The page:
Theories of Natural Pain Management
There are two main theories for managing the pain of childbirth naturally. Most comfort measures used during labor accomplish the goal of either one or both theories. Understanding why the comfort measures work may help you make good decisions about which technique to use.
Fear Tension Pain Cycle
According to the Fear Tension Pain theory of pain management, the fear (or stress) a woman experiences during labor causes her body to react in ways that increase the pain. The originator of this theory, Dr. Dick-Read, hypothesized labor was not inherently painful. He believed the pain in labor was largely due to the fear of labor prevalent in the culture. He taught the birth canal could be obstructed by this fear. As the labor becomes dysfunctional, the pain increases and the mother's fear of what is happening increases and so increases the tension she feels and increases the pain which then cycles back to increase her fear.
We know the stress hormones released by the body (catecholamine) can interfere with labor by decreasing blood flow to the uterus and placenta, decreasing the uterine contractions, and decrease oxygen to the baby. According to the Fear Tension Pain theory of childbirth, the pain of labor can be lessened by stopping the cycle at any point.
To stop the cycle at the fear point, Dr. Dick-read recommend preparing for labor through education, birth planning and mental/emotional work.
The education should consist of what to realistically expect from labor, including common variations of normal. It should also include ways to overcome the most common challenges. If a woman is able to participate in a labor before the birth of her own child, it can help remove much of her fear of the unknowns of labor. When this is not possible, video of normal birth can help the mother prepare for what labor with actually be.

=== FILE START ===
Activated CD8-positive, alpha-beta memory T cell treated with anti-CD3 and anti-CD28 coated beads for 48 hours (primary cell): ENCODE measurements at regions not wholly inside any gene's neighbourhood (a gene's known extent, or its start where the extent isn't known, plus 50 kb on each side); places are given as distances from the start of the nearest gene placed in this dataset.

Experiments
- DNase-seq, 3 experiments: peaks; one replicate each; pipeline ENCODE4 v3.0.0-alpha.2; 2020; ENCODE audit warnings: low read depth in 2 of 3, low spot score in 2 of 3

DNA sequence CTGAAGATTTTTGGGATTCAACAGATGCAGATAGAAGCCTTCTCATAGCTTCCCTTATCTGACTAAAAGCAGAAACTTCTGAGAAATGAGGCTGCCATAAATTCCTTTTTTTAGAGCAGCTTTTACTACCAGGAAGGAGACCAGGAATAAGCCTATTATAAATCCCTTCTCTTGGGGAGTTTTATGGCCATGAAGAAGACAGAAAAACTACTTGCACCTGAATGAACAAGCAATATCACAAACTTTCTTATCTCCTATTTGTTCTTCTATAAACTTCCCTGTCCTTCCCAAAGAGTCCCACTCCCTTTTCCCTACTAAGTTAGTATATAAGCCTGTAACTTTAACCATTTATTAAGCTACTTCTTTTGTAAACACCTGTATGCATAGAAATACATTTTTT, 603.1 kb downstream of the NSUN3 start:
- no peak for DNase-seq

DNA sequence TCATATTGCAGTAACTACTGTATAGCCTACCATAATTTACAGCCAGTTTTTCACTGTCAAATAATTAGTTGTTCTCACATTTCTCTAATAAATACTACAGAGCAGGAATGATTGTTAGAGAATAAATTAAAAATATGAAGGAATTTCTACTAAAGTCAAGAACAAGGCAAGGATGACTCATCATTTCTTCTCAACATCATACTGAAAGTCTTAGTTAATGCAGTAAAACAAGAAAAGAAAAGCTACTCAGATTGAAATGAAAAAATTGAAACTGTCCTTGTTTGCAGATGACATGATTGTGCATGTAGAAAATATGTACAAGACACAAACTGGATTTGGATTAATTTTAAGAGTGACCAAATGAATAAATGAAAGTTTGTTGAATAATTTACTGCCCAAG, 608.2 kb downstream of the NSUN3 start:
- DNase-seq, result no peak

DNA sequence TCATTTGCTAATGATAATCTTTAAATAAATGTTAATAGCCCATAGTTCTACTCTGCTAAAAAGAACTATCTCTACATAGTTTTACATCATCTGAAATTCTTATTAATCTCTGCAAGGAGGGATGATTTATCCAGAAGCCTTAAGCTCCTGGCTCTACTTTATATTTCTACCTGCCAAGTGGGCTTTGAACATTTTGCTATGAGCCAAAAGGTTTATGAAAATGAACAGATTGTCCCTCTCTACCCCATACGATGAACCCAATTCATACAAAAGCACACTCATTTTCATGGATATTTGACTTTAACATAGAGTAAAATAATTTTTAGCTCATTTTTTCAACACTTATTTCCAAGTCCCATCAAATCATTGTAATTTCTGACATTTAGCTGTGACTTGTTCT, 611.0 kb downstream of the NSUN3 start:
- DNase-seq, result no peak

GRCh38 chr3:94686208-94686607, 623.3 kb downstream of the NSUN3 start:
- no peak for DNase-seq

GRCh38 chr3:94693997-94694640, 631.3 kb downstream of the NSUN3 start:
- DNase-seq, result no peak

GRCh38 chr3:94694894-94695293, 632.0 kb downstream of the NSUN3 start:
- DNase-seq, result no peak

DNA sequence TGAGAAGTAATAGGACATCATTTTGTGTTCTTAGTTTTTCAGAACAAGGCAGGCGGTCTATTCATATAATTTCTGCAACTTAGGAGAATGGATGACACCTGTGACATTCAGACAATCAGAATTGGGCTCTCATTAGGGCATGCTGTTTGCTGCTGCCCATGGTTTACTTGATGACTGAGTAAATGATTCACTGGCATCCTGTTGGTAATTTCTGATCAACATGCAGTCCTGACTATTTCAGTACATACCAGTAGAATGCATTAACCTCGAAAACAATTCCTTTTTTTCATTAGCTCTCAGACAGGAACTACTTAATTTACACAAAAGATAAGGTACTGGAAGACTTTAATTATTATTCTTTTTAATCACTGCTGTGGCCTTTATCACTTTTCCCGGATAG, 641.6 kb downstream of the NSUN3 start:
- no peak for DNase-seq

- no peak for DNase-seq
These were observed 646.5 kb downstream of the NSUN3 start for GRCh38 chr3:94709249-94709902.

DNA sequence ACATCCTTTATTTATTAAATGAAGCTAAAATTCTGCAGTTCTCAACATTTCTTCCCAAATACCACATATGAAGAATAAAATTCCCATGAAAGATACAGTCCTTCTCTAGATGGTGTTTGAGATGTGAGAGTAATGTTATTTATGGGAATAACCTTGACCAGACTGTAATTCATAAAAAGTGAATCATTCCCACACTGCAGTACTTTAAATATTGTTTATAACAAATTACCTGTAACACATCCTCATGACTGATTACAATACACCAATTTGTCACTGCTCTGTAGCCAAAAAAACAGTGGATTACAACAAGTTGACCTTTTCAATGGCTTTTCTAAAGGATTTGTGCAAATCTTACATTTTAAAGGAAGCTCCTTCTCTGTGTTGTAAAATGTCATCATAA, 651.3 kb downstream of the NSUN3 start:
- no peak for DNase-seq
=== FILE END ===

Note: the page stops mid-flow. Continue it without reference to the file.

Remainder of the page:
The birth planning should include positive health measures such as nutrition and exercise to keep the mother in the best condition possible. The expectant mother should also explore the options available to her in labor at various birth places and with various caregivers. This will help the mother choose the attendant and birth setting most comfortable for her.
The mental and emotional work necessary to overcome the fear of labor requires the mother and her partner to honestly confront the fears, hurts and other negative emotions that affect their relationship and will affect the labor. Many mothers find it difficult to say out loud the fears they hold in their hearts such as, "What if I'm not a good mother?" "What if my partner leaves me?" "What if I need to have a cesarean?" But for most, just speaking the words to another person relieves much of the pressure the fears cause.
Avoiding tension in labor is generally accomplished through a variety of relaxation techniques. Some, such as the progressive relaxation, keep the mother's mind relaxed and prevent fear. Others like massage help to keep the mother's body tension free to avoid excessive pain and discomfort. Relaxation techniques must be practiced before labor to be effective during labor.
Gate Control Theory
According to the Gate Control Theory, you can block a painful stimulus (close the gate) and thereby reduce or prevent pain. This theory draws from the presence of two different types of never fibers. The large nerve fibers transfer pressure, non-damaging heat and cold and send signals quickly. The small nerve fibers transfer pain, light touch and extreme heat and cold and send signals more slowly. The idea is to activate the long nerve fibers so they prevent the slower moving small nerve fibers from sending pain signals.
Comfort measures based on this theory can be used at any time without practice and include ice packs, warm cloths, pressure and the labor tub or shower. The drawback to these techniques is the tendency for the nerves to habituate (get used to) the sensation in about 15 to 20 minutes. When this happens, either change the place you are working on (move the ice pack) or choose a different activity to do for a while.